Secondly, we see the behaviour of Lot Gen 13:10-13 . It is said that “Lot lifted his eyes”. His eyes were the binoculars of his heart. As Lot looked to the east of the central mountain ridge of Canaan, he would have seen the Jordan River Valley.  It was well watered everywhere.  The one place in Israel where there is a constant flow of water is the Jordan River.  Fed by the melting snows of Mount Herman, this river overflows it banks in the spring and it narrows to a small, muddy stream in the fall, but it does not dry up completely.

It is also interesting to note that the Bible here also mentions Egypt. Why?  It is because, to the minds of his readers, Egypt was the most fruitful place they had ever seen.  Indeed, every time the Israelites in the wilderness encountered difficulties, they would immediately wish they were back in Egypt.  By comparing Lot’s choice to Egypt, the writer is identifying this slave mentality with Lot’s desire for Sodom and Gomorrah.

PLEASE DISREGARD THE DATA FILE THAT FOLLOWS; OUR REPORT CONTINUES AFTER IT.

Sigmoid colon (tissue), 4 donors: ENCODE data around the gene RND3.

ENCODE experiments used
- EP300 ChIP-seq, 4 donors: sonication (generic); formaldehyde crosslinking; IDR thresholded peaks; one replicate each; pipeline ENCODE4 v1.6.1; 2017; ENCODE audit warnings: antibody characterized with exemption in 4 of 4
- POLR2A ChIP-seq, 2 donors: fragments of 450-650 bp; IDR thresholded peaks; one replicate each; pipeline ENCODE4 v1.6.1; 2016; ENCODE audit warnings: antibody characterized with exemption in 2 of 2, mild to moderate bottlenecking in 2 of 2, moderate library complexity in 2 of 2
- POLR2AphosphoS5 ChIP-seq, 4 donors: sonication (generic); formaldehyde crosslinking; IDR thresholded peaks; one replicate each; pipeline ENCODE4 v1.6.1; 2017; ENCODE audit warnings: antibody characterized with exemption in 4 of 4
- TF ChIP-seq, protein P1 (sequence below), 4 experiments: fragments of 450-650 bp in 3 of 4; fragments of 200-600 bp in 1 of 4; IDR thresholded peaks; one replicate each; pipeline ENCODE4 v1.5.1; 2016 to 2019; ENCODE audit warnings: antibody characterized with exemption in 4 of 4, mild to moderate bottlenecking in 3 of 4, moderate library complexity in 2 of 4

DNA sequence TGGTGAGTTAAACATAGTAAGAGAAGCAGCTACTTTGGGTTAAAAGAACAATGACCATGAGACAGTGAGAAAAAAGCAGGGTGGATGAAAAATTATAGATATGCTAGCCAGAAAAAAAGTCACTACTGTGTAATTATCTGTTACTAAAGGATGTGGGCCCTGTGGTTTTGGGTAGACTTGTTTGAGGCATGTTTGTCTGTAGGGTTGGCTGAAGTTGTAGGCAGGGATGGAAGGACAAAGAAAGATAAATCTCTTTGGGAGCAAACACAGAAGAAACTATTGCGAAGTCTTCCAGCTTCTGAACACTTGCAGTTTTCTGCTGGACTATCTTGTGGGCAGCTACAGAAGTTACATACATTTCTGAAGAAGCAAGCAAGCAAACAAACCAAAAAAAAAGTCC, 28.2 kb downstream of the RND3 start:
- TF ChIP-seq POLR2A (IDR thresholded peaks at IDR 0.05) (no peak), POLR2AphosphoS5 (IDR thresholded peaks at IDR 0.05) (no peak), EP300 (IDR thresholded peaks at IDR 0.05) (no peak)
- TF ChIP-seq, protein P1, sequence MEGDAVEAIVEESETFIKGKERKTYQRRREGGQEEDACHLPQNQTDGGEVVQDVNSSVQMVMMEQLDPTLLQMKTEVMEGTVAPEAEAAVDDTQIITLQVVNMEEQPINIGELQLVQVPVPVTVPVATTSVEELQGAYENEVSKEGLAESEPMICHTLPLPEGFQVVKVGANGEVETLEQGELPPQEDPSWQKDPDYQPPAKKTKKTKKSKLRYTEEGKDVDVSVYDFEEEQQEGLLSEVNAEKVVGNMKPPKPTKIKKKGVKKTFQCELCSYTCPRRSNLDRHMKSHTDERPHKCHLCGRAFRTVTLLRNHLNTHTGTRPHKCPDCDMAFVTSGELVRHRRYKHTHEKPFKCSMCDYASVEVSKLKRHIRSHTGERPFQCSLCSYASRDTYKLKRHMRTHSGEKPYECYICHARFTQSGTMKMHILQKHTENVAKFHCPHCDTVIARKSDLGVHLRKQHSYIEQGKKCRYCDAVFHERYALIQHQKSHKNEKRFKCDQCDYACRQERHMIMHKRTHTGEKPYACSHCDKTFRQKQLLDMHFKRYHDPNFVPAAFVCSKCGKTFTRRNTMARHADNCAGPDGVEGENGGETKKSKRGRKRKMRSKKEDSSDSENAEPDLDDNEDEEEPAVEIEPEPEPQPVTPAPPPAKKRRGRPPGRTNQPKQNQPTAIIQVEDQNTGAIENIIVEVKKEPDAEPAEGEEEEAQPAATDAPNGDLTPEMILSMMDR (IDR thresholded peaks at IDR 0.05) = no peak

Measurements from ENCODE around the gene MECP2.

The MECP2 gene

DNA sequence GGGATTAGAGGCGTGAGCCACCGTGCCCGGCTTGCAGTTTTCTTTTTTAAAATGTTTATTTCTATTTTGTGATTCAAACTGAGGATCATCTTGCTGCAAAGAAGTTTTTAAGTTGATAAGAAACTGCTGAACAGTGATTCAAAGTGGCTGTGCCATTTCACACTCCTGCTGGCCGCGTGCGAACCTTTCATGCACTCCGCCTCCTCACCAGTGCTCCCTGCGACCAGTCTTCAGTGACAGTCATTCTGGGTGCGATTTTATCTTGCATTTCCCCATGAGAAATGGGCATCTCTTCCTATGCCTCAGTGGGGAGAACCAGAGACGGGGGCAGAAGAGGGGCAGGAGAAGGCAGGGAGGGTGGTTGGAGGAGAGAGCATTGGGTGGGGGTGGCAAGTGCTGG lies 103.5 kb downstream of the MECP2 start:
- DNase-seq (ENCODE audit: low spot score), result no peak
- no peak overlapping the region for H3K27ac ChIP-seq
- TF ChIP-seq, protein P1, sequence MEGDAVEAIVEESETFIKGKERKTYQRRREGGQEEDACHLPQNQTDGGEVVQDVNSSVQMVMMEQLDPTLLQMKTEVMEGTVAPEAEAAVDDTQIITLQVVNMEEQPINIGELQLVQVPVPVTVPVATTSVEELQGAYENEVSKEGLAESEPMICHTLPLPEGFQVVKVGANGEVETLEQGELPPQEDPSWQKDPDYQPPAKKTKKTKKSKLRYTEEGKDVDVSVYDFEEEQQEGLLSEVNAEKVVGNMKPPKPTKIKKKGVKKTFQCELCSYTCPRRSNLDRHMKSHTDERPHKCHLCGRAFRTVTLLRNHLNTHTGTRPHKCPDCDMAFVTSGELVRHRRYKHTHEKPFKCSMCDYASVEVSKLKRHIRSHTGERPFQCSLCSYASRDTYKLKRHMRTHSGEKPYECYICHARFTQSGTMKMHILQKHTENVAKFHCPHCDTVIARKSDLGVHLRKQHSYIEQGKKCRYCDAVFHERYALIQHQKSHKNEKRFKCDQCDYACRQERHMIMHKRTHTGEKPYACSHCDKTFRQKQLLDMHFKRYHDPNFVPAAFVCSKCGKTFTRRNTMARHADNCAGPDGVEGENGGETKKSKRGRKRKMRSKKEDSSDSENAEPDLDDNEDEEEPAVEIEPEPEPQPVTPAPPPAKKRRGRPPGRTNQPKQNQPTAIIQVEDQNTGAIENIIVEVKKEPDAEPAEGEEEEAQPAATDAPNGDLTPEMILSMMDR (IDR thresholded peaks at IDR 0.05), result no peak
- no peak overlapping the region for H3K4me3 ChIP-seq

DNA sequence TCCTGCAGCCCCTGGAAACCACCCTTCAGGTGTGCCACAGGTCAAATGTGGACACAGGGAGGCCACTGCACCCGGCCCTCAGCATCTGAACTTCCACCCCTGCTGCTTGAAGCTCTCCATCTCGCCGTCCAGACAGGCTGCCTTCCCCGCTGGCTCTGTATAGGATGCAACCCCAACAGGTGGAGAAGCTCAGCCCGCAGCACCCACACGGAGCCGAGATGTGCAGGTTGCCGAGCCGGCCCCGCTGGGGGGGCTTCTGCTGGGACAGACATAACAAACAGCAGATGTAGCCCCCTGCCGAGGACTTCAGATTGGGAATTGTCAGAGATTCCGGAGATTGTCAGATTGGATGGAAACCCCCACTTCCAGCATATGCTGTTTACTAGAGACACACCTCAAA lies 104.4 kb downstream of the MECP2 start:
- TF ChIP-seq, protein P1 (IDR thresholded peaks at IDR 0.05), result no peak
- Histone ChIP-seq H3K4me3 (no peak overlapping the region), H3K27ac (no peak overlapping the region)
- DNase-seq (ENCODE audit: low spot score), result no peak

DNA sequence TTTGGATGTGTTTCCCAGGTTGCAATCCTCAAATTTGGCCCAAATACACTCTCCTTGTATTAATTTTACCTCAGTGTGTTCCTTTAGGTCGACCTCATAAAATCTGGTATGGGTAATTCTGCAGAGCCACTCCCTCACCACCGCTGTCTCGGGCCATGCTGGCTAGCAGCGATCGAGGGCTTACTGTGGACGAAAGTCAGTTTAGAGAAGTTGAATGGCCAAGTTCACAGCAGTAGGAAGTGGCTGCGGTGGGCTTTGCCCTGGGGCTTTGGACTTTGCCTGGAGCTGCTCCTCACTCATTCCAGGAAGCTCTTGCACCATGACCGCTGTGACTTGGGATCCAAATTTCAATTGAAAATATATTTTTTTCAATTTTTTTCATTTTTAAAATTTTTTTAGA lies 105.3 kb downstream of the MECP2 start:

If the decision of Abram portrays how a spiritual believer makes a decision, the example of Lot presents how a worldly person makes a decision.  This passage lists for us the factors that went into Lot’s decision.

Self-focused – life is about me and enjoying the beauty that my eyes have seen. The apparent delights that were there. Lot lifted up his eyes, and beheld all the plain of Jordan, that it was well watered everywhere (13:10). That was the first factor that went into Lot’s decision, it  involved what he saw with his eyes.  This was a materialistic mindset and it shows us that Lot was not concerned with spiritual results as much as he was with physical criteria.